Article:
http://www.india-defence.com/reports/4054
In 2008 the estimate was 30,000 crores now it has become 50,000 may be mainly beacuase of TOT

Indian Navy is now on the look out for six next-generation submarines in a project worth over Rs 30,000 crore.
 
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SHASH2K2

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2 yrs for RFI . 2 more yrs for RFP and 2 yrs for TOT and finally first sub will be build after 5-6 years . by that time cost will reach 100000 crores . and technolagy will be outdated. No doubt there is a Divine power which is protecting Our country and making us progress.
 

nrj

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I'll say if we don't have technology or present capability to build these next-Gen subs then No point in whining about the cost. We are procuring technology not just subs IMO, its like directly giving the knowledge quantum mathematics to 10yr old kid & kid applies it himself.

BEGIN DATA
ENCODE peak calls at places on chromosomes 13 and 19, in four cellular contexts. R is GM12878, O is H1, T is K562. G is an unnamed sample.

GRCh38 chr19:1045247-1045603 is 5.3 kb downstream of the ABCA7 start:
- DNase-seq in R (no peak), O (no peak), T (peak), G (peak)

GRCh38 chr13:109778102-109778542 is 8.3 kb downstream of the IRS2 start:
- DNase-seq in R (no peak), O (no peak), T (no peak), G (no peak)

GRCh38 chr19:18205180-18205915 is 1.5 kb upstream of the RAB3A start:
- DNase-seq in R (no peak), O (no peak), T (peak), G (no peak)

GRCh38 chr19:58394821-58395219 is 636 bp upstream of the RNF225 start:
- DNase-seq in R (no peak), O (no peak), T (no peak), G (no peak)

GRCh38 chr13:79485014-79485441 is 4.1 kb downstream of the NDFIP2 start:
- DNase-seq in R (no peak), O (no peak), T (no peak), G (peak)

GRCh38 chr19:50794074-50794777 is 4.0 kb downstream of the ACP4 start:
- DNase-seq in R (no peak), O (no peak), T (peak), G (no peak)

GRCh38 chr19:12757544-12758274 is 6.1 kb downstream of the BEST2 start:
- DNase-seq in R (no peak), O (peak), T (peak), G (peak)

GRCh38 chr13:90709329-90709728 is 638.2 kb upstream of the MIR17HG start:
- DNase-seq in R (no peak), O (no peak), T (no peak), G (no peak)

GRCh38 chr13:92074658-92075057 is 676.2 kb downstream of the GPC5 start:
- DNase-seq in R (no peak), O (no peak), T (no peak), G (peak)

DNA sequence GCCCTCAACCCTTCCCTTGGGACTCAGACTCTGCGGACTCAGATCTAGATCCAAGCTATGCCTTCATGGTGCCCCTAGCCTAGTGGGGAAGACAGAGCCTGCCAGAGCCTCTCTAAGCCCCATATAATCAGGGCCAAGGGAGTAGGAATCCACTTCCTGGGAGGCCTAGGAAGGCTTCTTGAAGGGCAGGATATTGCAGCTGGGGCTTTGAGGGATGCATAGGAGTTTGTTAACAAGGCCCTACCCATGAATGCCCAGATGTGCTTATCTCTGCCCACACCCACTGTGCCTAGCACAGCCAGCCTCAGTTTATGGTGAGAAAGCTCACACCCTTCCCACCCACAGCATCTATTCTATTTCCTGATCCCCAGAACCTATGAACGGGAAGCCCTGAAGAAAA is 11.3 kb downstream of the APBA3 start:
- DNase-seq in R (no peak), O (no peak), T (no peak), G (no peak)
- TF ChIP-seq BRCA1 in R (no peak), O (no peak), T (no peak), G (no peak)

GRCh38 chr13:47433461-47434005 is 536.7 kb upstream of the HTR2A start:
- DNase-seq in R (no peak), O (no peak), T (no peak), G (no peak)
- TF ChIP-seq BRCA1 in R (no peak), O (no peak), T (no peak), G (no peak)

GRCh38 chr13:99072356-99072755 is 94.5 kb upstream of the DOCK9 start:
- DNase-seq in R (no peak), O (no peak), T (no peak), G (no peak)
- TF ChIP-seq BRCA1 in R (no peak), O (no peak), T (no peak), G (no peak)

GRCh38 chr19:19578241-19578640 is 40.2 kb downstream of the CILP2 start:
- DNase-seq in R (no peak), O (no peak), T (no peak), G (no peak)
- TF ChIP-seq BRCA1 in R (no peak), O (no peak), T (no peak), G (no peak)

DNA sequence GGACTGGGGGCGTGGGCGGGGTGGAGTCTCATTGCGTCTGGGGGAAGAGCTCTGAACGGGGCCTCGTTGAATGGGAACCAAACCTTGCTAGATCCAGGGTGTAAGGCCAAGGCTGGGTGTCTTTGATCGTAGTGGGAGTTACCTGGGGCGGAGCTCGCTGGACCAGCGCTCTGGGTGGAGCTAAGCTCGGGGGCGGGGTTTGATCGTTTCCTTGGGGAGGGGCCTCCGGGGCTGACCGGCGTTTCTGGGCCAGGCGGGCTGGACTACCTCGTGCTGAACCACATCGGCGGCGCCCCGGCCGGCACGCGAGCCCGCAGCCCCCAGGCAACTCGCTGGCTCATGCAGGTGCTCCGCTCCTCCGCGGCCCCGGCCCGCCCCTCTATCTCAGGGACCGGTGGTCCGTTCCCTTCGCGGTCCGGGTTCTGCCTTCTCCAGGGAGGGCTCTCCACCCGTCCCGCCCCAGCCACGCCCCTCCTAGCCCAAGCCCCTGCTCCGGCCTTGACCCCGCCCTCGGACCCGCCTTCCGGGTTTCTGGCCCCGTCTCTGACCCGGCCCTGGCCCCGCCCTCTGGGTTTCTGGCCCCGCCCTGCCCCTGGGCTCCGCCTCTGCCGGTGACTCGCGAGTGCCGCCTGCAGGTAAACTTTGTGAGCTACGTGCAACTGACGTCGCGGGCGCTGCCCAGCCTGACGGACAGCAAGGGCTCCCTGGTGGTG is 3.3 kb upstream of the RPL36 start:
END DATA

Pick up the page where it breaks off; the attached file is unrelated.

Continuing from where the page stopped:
However, I am wondering if IN changed its operational strategy? If we build more number of subs based on these tech after the current order then I'd consider that IN has made the moves to work on non-surface warfare strategy from just surface oriented warfare strategy.
 
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SHASH2K2

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I'll say if we don't have technology or present capability to build these next-Gen subs then No point in whining about the cost. We are procuring technology not just subs IMO, its like directly giving the knowledge quantum mathematics to 10yr old kid & kid applies it himself.